In CHEM 444, we utilized a professional program called PyMol to digitally explore the structures of the proteins that pathogenic organisms use against us, and the mechanisms of the drugs and medicines humans use to fight back. We made short animations of these proteins and used them to present stories about the human experience: the diseases we encounter and our creative strategies to fighting them. PyMol is a useful learning tool that really helped me visualize how these diseases work in our bodies. Being able to have the different mechanisms of the disease literally playing out in front of my face was super helpful in understanding what was actually happening on a molecular level.
Bacteria and viruses are not the only enemy we have to fight – often our own worst enemy can be ourselves. Autoimmune diseases can result from our body’s immune system being too ambitious and anxious to fight disease. In so doing, we have great potential to hurt ourselves. In our final presentation, we studied the condition known as Fibromyalgia – a chronic pain condition caused by stress, fatigue, and inflammation. We used PyMol to investigate how the drug Cymbalta (the red structure in the picture below) binds to the receptor proteins in order to change the protein conformation and stop fibromyalgia pain. We shared our presentations and animations with Winona Health and they will help them in creating materials that patients can use to understand their own diseases. We also posted our animations to YouTube so the greater community can benefit. I work as a pharmacy technician and seeing the structure of the drugs and studying its mechanism made the countless pills I have distributed have more meaning to me. These pills are weapons against disease, not just little tablets I put in bottles. Today we have vaccines and antibiotics (and proper waste management systems) that keep us feeling in tip-top shape.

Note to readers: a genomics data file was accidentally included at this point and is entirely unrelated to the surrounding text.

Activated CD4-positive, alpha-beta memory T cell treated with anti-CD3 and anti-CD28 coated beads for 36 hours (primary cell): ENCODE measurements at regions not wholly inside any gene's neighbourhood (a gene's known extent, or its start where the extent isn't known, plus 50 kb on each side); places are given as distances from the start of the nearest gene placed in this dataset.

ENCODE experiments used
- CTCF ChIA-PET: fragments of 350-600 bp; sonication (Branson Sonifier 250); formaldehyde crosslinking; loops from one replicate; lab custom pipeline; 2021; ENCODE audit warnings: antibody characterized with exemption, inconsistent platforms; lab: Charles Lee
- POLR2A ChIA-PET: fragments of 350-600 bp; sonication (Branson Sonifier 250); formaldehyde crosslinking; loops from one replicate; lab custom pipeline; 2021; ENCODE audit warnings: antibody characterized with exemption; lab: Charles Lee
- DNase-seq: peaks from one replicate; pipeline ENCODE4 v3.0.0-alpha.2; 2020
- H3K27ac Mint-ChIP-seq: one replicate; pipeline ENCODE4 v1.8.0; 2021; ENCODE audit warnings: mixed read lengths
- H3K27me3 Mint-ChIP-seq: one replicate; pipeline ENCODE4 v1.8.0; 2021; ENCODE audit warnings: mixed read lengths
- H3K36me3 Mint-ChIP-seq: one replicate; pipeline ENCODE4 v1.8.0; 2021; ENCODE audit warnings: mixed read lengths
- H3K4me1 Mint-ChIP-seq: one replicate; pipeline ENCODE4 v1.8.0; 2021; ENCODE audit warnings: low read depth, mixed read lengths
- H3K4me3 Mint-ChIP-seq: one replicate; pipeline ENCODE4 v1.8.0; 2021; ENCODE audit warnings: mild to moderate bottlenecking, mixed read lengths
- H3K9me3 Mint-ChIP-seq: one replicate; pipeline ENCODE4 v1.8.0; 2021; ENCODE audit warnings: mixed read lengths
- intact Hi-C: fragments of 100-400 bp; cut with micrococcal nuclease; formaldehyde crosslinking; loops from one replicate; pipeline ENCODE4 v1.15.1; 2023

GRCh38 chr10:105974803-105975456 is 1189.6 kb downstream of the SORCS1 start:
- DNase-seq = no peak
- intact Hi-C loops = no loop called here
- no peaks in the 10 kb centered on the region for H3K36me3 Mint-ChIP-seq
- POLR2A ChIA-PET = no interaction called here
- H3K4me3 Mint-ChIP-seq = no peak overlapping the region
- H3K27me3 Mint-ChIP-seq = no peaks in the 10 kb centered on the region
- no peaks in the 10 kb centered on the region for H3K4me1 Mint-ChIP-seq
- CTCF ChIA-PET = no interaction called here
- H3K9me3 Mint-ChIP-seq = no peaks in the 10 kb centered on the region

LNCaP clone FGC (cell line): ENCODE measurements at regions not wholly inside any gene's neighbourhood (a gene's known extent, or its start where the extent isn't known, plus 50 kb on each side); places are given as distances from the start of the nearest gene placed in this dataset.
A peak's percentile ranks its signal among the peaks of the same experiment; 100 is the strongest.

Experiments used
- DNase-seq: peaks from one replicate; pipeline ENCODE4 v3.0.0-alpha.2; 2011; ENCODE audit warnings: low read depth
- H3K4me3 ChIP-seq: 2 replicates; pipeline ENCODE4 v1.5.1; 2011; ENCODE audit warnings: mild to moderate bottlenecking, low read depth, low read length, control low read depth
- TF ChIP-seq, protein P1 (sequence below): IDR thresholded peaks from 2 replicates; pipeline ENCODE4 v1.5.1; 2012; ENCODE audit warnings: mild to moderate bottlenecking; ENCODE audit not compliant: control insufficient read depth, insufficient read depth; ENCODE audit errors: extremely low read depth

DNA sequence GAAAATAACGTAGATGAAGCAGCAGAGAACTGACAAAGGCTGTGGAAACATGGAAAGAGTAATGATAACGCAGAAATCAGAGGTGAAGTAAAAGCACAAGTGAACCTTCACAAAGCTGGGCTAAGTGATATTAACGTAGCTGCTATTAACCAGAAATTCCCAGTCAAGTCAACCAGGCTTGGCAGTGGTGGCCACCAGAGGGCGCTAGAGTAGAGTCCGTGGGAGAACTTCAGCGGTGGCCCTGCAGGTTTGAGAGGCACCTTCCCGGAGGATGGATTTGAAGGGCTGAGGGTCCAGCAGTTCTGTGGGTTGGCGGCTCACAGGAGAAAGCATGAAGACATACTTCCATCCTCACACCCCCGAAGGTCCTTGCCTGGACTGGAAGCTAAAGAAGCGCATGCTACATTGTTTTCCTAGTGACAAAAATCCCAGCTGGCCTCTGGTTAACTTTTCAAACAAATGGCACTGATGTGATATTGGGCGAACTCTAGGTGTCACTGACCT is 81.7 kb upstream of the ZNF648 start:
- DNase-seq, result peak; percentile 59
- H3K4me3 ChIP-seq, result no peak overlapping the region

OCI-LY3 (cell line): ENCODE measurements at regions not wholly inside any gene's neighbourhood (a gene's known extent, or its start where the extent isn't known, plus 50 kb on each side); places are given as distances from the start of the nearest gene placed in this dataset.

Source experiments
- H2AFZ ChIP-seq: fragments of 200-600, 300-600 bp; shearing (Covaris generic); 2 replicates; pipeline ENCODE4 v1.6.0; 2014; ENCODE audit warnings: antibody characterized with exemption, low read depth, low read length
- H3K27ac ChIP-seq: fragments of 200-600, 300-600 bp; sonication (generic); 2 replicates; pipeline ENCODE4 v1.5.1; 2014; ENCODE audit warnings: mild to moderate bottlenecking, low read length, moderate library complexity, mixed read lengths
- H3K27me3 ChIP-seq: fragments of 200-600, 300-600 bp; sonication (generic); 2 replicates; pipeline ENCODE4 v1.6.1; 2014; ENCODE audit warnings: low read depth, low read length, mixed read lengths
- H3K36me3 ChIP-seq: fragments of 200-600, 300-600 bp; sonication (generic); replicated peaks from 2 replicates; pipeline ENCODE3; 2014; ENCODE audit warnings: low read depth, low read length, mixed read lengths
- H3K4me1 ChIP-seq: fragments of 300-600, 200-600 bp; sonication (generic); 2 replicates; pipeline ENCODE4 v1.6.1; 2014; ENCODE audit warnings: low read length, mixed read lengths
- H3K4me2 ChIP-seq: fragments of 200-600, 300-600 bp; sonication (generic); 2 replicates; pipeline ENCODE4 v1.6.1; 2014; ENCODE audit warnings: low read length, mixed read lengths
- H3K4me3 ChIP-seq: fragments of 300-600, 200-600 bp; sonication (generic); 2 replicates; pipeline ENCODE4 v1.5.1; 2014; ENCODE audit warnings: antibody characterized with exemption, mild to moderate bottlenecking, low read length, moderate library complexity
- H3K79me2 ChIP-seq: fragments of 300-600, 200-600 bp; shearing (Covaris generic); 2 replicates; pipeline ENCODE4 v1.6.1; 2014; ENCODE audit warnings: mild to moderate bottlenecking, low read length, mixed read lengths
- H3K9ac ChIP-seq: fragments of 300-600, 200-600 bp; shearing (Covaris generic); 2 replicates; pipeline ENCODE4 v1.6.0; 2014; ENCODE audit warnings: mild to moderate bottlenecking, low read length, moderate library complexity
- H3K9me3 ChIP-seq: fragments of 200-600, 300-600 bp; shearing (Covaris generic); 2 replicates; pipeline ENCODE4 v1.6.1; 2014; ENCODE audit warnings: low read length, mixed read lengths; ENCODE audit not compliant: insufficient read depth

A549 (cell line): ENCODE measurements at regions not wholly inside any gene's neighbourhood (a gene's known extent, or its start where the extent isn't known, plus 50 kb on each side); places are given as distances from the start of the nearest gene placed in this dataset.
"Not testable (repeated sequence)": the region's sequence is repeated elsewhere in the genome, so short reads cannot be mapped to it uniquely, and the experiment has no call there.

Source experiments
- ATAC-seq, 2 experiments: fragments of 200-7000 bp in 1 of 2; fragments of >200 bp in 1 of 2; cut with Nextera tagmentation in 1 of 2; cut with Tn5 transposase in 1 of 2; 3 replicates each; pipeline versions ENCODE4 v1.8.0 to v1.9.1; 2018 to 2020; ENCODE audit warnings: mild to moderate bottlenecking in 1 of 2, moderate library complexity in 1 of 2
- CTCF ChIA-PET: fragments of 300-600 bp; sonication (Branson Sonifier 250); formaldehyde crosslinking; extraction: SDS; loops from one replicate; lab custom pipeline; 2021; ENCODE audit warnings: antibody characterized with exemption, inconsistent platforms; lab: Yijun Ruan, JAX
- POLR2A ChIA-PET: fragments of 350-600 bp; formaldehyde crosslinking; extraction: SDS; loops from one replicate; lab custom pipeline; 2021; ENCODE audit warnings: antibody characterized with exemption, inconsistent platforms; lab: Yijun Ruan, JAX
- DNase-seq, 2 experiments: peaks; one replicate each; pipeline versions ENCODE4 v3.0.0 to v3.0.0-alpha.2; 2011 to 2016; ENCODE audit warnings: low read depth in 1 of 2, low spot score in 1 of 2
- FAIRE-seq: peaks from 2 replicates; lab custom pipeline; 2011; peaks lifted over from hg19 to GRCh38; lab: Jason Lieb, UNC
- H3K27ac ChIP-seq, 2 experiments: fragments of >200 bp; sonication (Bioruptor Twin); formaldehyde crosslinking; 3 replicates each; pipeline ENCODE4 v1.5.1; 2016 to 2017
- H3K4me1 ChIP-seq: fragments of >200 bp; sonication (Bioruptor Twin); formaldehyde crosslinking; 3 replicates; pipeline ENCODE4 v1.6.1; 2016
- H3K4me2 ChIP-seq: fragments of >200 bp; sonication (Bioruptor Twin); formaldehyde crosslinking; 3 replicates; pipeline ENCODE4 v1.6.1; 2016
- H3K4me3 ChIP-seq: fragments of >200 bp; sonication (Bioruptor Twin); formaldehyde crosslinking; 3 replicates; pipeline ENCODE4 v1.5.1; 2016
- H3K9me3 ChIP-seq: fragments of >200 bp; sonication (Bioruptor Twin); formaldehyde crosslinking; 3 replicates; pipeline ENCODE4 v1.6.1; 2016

This was my last semester at WSU, as I will be graduating in May with a B.S. degree in Biochemistry. Taking this class just before graduation was a real treat for me. This class draws from many of the lower-mid level classes that I have already taken such as cell biology, biochemistry and microbiology. It was a good way for me to remember everything that I have learned these past 3 years at Winona and apply it to something that was very fun and interesting to learn about. This class will be super helpful if I ever decide to do volunteer work in countries where these diseases are still problem. We looked all the way down to the molecular mechanisms used to combat these foreign invaders. We know what the pathogens want, what they can do to us and how they do it. Now we just need to design new weapons. I would recommend this class to anyone who is interested in disease, history, or even just someone who really likes biochemistry! I feel like I have a firm grasp now on what disease is and how I will be able to treat it going into the medical world.